The library gives individual researchers direct access to most of their collections, while some special collections require additional registration and a card of admission prior to visiting the library. The library recommends researchers a consultation with a curator or librarian to minimize time spent on looking for the right materials. Each division has a team of staff ready to answer any questions about the work and the history behind it. When I worked on a research paper on Harlem photographer James Van Der Zee, the librarian assisted me to find out more information about Van Der Zee, in addition to recommending other artists to look at—such as contemporary photographer Jamel Shabazz and Roy DeCarava, another Harlem photographer of the same generation—who were influenced by Van Der Zee. Working with the librarians made writing the paper a lot more enjoyable.
If you're a researcher, student, or curious about history, make sure to check out the Digital Collection as well as the physical research libraries. Don’t forget to bring your library card!




John Loengard will be inducted into the International Photography Hall of Fame

Inductee and Award Recipient Profiles: As anticipation for the 2018 Induction and Award Ceremony grows IPHF will feature a new profile from an 2018 honoree each week. The 2018 Hall of Fame Induction and Award Ceremony will be held October 26th, 2018 at the .ZACK in Grand Center.


John Loengard

When John Loengard was eleven years old, his father bought the family a brand new box camera. Loengard was hooked. He went from developing his first roll of film in the bathroom to becoming his high school’s newspaper photographer.

Loengard was a senior at Harvard College in 1956 when Life magazine’s Boston bureau-chief Will Jarvis asked him to photograph a cargo ship that had run aground on Cape Cod in a storm. Though Life did not use the pictures, the assignment began his relationship with the magazine. After two years in the army, he joined the photographic staff of Life magazine in 1961, though he still was not happy with the pictures he was taking. That is, until 1964 when a quiet coup overturned the government in Brazil. A few days later, with nothing camera-worthy happening in downtown Rio de Janeiro, he sat on Copacabana beach and took a picture of a man there. When he developed the photo back in New York, Loengard realized he had found his style.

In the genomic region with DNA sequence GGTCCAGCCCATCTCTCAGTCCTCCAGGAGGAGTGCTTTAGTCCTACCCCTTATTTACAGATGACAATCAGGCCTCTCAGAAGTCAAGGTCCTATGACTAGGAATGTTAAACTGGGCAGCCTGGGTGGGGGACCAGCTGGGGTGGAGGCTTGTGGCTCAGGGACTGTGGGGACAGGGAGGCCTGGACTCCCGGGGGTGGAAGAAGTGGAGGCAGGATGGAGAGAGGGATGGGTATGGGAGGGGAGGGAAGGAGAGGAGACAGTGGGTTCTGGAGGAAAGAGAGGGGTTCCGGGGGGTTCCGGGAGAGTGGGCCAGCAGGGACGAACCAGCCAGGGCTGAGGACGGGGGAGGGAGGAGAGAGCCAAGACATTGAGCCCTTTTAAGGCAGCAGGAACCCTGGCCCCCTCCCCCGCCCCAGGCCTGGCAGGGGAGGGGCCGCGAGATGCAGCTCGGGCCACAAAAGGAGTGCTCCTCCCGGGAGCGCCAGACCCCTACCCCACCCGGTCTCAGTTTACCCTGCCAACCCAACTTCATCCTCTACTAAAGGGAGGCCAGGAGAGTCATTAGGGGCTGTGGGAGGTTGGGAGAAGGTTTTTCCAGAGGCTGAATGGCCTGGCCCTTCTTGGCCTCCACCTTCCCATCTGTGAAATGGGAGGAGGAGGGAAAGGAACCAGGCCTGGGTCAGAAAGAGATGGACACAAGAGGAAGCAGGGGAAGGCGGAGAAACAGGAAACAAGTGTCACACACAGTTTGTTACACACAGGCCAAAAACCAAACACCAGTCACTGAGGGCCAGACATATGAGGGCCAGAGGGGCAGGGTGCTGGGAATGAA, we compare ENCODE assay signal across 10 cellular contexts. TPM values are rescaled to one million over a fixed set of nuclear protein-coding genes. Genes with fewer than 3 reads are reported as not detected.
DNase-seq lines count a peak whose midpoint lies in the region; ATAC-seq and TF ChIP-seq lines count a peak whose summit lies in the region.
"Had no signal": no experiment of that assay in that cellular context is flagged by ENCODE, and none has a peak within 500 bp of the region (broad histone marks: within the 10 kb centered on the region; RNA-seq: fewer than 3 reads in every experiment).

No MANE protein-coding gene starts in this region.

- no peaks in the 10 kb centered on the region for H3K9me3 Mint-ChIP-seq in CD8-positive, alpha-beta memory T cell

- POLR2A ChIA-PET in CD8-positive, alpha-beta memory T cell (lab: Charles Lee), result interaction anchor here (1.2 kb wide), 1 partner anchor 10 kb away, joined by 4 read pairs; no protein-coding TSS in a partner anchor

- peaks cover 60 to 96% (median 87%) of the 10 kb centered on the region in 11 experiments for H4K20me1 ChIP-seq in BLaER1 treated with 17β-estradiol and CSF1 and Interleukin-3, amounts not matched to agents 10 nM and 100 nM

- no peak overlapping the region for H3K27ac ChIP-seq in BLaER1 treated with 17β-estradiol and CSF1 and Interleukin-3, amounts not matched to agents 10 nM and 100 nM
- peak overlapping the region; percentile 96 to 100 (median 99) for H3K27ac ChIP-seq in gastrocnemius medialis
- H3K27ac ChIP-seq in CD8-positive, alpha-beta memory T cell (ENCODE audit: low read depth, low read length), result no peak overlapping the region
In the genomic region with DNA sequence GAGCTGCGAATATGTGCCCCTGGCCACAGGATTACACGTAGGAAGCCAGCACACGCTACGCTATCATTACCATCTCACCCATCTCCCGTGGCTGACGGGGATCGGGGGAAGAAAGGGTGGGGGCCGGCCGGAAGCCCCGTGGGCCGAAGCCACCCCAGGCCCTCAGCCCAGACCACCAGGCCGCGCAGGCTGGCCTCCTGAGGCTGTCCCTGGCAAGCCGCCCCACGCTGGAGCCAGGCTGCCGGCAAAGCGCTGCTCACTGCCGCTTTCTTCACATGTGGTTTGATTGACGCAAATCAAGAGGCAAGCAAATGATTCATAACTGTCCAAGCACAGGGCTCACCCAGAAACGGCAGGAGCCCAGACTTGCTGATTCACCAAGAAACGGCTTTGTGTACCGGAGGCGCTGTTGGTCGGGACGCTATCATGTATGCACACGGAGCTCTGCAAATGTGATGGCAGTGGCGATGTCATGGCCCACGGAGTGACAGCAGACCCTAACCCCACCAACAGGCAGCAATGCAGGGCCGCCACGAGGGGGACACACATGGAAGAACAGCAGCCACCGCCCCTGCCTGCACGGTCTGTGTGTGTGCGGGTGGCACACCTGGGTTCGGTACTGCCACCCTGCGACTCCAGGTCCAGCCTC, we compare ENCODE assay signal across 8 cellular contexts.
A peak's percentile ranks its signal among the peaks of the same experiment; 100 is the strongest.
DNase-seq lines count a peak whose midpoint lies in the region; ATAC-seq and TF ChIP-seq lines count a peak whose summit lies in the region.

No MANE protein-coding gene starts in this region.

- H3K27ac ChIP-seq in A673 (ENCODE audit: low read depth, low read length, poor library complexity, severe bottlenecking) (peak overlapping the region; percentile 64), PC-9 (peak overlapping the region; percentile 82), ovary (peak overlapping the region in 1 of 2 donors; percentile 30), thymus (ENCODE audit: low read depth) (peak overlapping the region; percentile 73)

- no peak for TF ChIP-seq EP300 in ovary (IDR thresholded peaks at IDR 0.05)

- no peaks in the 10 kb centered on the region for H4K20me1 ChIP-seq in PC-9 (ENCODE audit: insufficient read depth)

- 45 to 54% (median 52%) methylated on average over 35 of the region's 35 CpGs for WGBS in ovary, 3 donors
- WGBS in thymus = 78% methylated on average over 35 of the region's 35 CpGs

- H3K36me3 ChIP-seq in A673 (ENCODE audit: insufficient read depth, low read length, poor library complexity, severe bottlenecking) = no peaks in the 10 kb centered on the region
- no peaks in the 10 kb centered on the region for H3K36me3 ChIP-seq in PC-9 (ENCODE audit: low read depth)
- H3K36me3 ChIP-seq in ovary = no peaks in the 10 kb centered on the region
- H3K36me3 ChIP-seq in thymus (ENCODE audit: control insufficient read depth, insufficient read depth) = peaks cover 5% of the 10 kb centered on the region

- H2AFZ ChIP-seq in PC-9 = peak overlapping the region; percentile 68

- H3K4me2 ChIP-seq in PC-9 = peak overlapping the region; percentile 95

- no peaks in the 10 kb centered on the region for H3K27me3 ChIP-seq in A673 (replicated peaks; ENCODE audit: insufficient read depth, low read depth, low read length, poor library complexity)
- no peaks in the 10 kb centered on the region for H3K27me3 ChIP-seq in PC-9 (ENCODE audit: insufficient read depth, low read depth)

The photographic essays he did on painter Georgia O'Keeffe, his portraits of the Beatles, poet Allen Ginsberg, and actor Bill Cosby became classics. American Photographer magazine identified him in the 1970s as “Life's most influential photographer.” He was instrumental in the startup of Life as a monthly publication.

In 1987 Loengard left to become a freelance photographer, full time, publishing four books about his own photographs and six concerning the work of other photographers. Today, he still uses a digital camera or an iPhone, rather than the box camera and bathroom he began with. My lens still marries reality to form, and my camera records their marriage. Their wedding is the moment. A proper moment still means the world to me.

All images © 2018 John Loengard except Loengard portrait: © 2018 Joe McNally. All rights reserved.